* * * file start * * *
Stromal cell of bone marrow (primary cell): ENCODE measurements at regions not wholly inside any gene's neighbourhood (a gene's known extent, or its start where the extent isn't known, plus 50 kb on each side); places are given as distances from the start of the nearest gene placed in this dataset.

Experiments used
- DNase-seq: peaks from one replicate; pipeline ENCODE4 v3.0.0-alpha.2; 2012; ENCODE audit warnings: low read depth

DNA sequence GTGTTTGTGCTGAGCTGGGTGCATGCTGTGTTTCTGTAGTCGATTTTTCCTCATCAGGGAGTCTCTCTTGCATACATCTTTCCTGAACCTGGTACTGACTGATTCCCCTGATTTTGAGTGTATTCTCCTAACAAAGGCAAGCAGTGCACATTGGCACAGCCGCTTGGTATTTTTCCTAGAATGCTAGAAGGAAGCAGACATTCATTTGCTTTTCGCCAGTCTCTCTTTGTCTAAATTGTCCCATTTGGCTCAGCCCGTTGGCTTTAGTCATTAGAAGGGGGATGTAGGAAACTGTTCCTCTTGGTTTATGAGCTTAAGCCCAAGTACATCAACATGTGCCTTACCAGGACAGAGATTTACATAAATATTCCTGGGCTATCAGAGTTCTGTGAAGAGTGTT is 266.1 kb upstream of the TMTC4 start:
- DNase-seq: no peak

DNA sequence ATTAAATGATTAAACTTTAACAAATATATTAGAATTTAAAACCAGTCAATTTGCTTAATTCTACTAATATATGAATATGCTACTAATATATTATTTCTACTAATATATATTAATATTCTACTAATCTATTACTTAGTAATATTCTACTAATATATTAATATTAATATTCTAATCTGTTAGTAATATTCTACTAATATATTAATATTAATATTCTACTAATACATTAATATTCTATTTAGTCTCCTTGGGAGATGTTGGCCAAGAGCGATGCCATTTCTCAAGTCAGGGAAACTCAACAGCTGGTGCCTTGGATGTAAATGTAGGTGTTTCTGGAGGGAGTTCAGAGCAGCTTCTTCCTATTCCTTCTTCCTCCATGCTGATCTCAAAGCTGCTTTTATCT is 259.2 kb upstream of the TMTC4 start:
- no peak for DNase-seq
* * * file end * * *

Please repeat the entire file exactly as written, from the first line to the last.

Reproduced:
Stromal cell of bone marrow (primary cell): ENCODE measurements at regions not wholly inside any gene's neighbourhood (a gene's known extent, or its start where the extent isn't known, plus 50 kb on each side); places are given as distances from the start of the nearest gene placed in this dataset.

Experiments used
- DNase-seq: peaks from one replicate; pipeline ENCODE4 v3.0.0-alpha.2; 2012; ENCODE audit warnings: low read depth

DNA sequence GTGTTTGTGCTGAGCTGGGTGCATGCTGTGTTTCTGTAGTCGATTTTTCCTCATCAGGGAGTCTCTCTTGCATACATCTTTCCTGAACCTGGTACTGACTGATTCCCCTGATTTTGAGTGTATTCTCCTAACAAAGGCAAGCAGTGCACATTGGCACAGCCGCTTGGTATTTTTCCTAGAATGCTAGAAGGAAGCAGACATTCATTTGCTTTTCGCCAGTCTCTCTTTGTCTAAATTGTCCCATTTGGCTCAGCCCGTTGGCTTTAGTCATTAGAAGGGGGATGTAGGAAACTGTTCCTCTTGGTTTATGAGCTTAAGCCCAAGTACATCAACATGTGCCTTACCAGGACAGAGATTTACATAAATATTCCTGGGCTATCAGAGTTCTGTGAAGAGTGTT is 266.1 kb upstream of the TMTC4 start:
- DNase-seq: no peak

DNA sequence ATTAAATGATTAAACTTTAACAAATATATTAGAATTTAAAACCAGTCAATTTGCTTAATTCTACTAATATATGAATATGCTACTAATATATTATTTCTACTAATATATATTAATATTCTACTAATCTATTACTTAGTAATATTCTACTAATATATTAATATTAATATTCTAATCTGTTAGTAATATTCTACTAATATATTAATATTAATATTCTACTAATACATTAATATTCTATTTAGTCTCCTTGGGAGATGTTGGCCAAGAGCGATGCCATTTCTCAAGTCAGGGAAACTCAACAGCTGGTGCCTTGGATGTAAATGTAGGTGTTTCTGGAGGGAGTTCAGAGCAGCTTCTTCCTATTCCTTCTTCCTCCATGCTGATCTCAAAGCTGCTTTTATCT is 259.2 kb upstream of the TMTC4 start:
- no peak for DNase-seq